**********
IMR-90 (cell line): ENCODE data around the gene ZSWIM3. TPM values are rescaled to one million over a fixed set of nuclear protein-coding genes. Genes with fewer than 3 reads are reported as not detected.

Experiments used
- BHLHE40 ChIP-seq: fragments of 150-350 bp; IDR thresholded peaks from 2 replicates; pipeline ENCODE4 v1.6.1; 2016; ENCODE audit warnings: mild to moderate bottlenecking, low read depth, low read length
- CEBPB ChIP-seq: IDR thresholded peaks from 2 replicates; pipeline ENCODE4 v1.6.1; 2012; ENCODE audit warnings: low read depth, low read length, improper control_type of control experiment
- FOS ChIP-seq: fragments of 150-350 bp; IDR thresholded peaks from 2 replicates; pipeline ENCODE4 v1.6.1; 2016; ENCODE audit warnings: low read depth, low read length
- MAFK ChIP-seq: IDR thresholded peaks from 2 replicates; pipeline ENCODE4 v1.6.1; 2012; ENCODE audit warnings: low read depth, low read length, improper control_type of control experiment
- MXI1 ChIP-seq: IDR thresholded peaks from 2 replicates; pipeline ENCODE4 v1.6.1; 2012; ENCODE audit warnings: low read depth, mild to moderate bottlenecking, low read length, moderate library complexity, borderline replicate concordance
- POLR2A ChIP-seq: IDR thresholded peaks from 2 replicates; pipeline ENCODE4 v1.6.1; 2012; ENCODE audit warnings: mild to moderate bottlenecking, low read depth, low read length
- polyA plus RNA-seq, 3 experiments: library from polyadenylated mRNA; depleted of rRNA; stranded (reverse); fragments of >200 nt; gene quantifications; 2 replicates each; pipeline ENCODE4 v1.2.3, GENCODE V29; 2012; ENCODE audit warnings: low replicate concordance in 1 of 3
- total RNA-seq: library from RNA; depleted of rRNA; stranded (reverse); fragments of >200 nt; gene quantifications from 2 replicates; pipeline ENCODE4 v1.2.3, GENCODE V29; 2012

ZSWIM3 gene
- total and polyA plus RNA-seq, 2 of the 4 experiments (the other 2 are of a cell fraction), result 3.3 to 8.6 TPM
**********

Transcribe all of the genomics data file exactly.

IMR-90 (cell line): ENCODE data around the gene ZSWIM3. TPM values are rescaled to one million over a fixed set of nuclear protein-coding genes. Genes with fewer than 3 reads are reported as not detected.

Experiments used
- BHLHE40 ChIP-seq: fragments of 150-350 bp; IDR thresholded peaks from 2 replicates; pipeline ENCODE4 v1.6.1; 2016; ENCODE audit warnings: mild to moderate bottlenecking, low read depth, low read length
- CEBPB ChIP-seq: IDR thresholded peaks from 2 replicates; pipeline ENCODE4 v1.6.1; 2012; ENCODE audit warnings: low read depth, low read length, improper control_type of control experiment
- FOS ChIP-seq: fragments of 150-350 bp; IDR thresholded peaks from 2 replicates; pipeline ENCODE4 v1.6.1; 2016; ENCODE audit warnings: low read depth, low read length
- MAFK ChIP-seq: IDR thresholded peaks from 2 replicates; pipeline ENCODE4 v1.6.1; 2012; ENCODE audit warnings: low read depth, low read length, improper control_type of control experiment
- MXI1 ChIP-seq: IDR thresholded peaks from 2 replicates; pipeline ENCODE4 v1.6.1; 2012; ENCODE audit warnings: low read depth, mild to moderate bottlenecking, low read length, moderate library complexity, borderline replicate concordance
- POLR2A ChIP-seq: IDR thresholded peaks from 2 replicates; pipeline ENCODE4 v1.6.1; 2012; ENCODE audit warnings: mild to moderate bottlenecking, low read depth, low read length
- polyA plus RNA-seq, 3 experiments: library from polyadenylated mRNA; depleted of rRNA; stranded (reverse); fragments of >200 nt; gene quantifications; 2 replicates each; pipeline ENCODE4 v1.2.3, GENCODE V29; 2012; ENCODE audit warnings: low replicate concordance in 1 of 3
- total RNA-seq: library from RNA; depleted of rRNA; stranded (reverse); fragments of >200 nt; gene quantifications from 2 replicates; pipeline ENCODE4 v1.2.3, GENCODE V29; 2012

ZSWIM3 gene
- total and polyA plus RNA-seq, 2 of the 4 experiments (the other 2 are of a cell fraction), result 3.3 to 8.6 TPM